Today's Veterinary Business

FEB 2018

Today’s Veterinary Business provides information and resources designed to help veterinarians and office management improve the financial performance of their practices, allowing them to increase the level of patient care and client service.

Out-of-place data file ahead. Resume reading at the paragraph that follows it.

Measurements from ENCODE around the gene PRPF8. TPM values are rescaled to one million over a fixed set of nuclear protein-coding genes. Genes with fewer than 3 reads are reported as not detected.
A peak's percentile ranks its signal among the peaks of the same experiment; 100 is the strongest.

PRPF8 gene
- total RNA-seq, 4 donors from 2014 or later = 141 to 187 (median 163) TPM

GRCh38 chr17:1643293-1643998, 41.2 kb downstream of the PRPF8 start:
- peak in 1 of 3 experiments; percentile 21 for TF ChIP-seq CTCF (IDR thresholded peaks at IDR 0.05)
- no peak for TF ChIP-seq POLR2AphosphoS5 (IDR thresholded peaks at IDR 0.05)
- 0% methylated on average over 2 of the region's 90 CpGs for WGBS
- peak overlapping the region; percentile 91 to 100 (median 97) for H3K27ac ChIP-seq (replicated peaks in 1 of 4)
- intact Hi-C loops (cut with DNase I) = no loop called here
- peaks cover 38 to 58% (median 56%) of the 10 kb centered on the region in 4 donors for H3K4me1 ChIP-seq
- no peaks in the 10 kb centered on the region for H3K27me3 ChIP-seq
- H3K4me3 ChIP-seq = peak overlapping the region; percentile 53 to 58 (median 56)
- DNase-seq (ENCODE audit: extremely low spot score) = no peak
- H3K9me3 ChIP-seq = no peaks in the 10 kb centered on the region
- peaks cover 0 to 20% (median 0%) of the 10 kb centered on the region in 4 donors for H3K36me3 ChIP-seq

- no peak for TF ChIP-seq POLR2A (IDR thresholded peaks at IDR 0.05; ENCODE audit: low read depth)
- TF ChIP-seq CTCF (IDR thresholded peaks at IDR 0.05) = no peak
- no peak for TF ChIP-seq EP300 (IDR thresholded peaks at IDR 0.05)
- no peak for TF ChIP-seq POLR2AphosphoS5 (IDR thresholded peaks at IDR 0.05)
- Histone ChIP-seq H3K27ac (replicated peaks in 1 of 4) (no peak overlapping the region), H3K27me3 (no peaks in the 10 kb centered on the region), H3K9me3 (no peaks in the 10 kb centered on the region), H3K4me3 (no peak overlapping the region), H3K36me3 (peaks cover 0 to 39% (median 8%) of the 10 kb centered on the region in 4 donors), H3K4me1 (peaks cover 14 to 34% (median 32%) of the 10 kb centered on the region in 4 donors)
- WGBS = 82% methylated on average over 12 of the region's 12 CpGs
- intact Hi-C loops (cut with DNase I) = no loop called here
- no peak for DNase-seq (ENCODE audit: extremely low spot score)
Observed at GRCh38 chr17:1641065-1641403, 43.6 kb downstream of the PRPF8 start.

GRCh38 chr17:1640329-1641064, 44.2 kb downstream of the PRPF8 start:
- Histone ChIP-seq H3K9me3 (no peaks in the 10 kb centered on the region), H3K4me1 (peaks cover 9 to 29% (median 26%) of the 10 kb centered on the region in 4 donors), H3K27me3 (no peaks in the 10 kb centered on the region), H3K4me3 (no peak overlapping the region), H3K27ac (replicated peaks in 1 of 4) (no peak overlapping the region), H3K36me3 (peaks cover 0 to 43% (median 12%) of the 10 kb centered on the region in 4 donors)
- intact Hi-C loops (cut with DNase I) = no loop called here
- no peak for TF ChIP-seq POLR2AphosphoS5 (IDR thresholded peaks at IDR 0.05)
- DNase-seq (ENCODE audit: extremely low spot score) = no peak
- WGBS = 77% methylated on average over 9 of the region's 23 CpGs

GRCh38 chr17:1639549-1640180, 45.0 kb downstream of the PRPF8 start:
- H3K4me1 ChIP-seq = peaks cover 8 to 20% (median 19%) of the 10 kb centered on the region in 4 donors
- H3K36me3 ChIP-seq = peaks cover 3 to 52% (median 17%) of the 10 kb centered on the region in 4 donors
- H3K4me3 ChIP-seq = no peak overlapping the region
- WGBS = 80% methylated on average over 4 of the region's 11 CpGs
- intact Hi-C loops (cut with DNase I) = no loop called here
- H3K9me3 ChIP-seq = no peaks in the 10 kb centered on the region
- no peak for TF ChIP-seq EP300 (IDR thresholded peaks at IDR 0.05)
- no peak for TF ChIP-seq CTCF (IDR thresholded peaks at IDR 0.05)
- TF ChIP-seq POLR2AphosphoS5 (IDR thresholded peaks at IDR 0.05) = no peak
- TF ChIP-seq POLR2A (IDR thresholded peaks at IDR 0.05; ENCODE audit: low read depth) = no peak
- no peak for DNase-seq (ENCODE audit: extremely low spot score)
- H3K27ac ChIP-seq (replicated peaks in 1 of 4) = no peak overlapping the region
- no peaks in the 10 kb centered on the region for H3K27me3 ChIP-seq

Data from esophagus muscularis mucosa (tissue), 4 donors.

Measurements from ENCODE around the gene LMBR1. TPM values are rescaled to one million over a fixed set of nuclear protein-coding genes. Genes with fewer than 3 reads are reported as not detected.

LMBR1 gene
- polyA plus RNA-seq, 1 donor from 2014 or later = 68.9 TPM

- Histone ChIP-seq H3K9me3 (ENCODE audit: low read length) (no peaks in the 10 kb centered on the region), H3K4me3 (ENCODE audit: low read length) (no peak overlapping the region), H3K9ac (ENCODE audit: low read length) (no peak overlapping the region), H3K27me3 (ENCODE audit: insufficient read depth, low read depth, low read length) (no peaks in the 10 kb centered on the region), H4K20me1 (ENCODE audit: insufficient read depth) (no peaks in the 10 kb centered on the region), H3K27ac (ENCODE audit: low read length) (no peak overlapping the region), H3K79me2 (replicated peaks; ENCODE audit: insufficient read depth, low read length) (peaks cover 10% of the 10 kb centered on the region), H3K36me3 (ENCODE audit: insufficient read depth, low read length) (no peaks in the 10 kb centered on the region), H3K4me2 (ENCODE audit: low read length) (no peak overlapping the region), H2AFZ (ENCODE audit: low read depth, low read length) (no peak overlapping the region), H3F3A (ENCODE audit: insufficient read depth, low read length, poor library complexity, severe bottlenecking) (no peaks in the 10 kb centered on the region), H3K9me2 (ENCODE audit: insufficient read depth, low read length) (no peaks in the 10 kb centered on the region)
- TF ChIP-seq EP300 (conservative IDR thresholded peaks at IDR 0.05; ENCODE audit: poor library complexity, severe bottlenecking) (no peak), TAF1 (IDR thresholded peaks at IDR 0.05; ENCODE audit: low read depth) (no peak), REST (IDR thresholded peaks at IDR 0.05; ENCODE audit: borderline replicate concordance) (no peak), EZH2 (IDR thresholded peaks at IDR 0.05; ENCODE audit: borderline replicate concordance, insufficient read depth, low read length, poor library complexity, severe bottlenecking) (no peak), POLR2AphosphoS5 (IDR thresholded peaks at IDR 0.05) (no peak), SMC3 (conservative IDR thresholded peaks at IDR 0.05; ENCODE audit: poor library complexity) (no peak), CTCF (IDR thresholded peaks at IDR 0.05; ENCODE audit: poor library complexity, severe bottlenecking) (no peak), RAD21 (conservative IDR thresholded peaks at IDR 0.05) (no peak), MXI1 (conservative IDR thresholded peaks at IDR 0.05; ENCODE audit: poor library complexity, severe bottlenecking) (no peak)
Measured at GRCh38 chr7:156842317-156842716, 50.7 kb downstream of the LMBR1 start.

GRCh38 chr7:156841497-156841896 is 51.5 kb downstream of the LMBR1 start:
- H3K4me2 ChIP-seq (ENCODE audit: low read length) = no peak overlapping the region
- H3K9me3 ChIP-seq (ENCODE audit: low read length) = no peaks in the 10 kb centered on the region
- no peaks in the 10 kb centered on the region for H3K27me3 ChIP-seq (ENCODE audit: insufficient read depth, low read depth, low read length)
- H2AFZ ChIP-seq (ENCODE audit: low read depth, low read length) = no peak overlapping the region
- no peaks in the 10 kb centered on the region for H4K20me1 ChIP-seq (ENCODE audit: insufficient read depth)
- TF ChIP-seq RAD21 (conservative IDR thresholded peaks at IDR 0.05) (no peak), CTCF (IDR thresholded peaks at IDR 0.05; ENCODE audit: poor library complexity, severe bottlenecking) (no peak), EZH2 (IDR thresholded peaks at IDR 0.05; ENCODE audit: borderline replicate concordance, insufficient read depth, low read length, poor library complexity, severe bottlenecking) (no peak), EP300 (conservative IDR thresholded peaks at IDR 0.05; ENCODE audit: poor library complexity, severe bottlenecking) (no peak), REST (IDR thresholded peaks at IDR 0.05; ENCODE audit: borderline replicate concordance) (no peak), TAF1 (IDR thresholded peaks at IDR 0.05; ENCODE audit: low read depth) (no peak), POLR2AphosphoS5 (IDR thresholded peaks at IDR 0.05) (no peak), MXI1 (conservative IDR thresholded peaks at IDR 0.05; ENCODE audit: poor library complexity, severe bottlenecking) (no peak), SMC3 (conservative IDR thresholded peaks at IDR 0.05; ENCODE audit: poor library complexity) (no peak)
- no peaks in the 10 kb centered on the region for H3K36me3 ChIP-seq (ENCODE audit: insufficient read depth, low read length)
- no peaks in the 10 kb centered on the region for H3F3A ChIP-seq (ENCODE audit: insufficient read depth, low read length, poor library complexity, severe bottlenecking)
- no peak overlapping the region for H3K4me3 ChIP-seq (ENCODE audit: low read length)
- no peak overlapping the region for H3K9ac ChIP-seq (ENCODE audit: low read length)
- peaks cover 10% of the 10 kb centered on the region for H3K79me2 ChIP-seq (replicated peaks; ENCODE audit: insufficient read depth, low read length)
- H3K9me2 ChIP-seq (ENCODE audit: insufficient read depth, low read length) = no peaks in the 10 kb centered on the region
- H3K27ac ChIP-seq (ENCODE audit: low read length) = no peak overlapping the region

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43 February/March 2018 • TODAYSVETERINARYBUSINESS.COM Effective approaches to notice more include: • Get out of your head and lean into your senses (e.g., seeing, hearing). The goal here is to consciously let more in vs. filtering stuff out. • Tap into your intuition and notice more about your own body (e.g., what are you ex- periencing at a heart level or at a gut level?). As an exam- ple, we usually experience emotions more vividly in the body than in the mind. Bring- ing attention to the body enables a high-resolution perception of our emotions. The better we can perceive our emotions, the better we can manage them. • In any moment, become inten- tionally aware of whether you are adopting an attitude that is open, curious and committed to learning, or one that is closed, defensive and committed to being right. Noticing more helps you cultivate greater awareness, find new possibilities and see opportunities you never expected. Let Go "Life is about not knowing, having to change, taking the moment and making the best of it without know- ing what's going to happen next. De- licious ambiguity." — Gilda Radner We need to let go of baggage from the past and extrapolations into the future because they stop us from paying proper attention to the pres- ent. The present is where we live. How might you and other people around you benefit if you were to: • Let go of judgment and leap- ing to conclusions? Instantly evaluating what is happen- ing through the lens of the past gives you no chance of adapting creatively. • Let go of the stories you tell yourself and the assumptions you're making about people and situations? Projecting in- correct assumptions and sto- ries into the future prevents us from paying attention to what is actually happening. • Let go of your attachment to specific outcomes and in seeking security in plans and accomplishments? Many of us operate from a conscious or subconscious belief that we need to be in control. We think we could never do improv because there is no script. The re- ality is that we likely get ourselves in more trouble when we try to script or control things than when we let go. It's possible that we try to control things because at some level we're afraid. Afraid of being wrong. Afraid of what other people will think. Afraid of failure. These fearful reactions are not helpful. We need to embrace this whole endeavor as a pro- cess of improving, learning and not knowing it all. The goal is simply to be present. Letting go means giving up the need to control outcomes and going where the journey takes you. Not having a script can actually be quite liberating, and we all have the potential to be naturally good at it. To what degree is fear keeping you from letting go? Use Everything "Be where you are; otherwise you will miss your life." — Buddha Everything is an offer. Whatever you face, regardless of how inviting or irksome it may seem, is usable in some way. This denies you any excuses and forces you to look harder for what's useful. To apply this principle, consider that: • You learn fast if you view your mistakes as offers. You can see a mistake as a "mis-take," like an actor's flub on a film set, and look at it as another attempt in an iterative pro- cess where you are striving to get better. If mistakes are opportunities, you don't need to make apologies, look for scapegoats or find excuses. You just get on with working out how to use them. • Other people are constant sources of offers. They always bring interpretations, expe- rience and perspectives that you don't have. If someone sees things differently from you, instead of thinking they are wrong, see it as an offer. Ask yourself how their point of view can enrich yours. • You can make it your goal to learn to live with the unre- lenting constant of change, realizing that even good things won't last forever and accepting that change is just the way it is. Putting It All Together If you want to use what you have, an obvious and easy place to start is simply to ask yourself, like MacGyver, "What have I got?" You might be surprised at how much you have overlooked. Unforeseen consequences, ac- cidents and delays can be used to your advantage if you are prepared to consider them as offers. Think- ing in terms of using everything reminds you to let go of judgment and be grateful for what you have. The late improv teacher Martin de Maat noted, "In order to improvise in front of an audience, you have to be accepting, involved in the mo- ment and courageous." Doesn't this also clearly speak to what's needed to be successful as a human being? If every day of your life is indeed a piece of improv on the stage of life, by applying the three simple, interconnected principles — notice more, let go, use every- thing — you can be adaptable and resilient without the need to be in control, which is an unrealistic expectation anyway. And you also will experience more authentic happiness, be more compassionate toward yourself and others, and be able to make the greatest possible contribution in your work by reach- ing your full potential. Go With the Flow co-columnist Dr. Jeff Thoren is president of VetPartners and founder of Gifted Leaders, a Phoenix company offering leadership and coaching services. Co-columnist Trey Cutler is a San Luis Obispo, California, attorney specializing in veterinary business matters. Thinking in terms of using everything reminds you to let go of judgment and be grateful for what you have.

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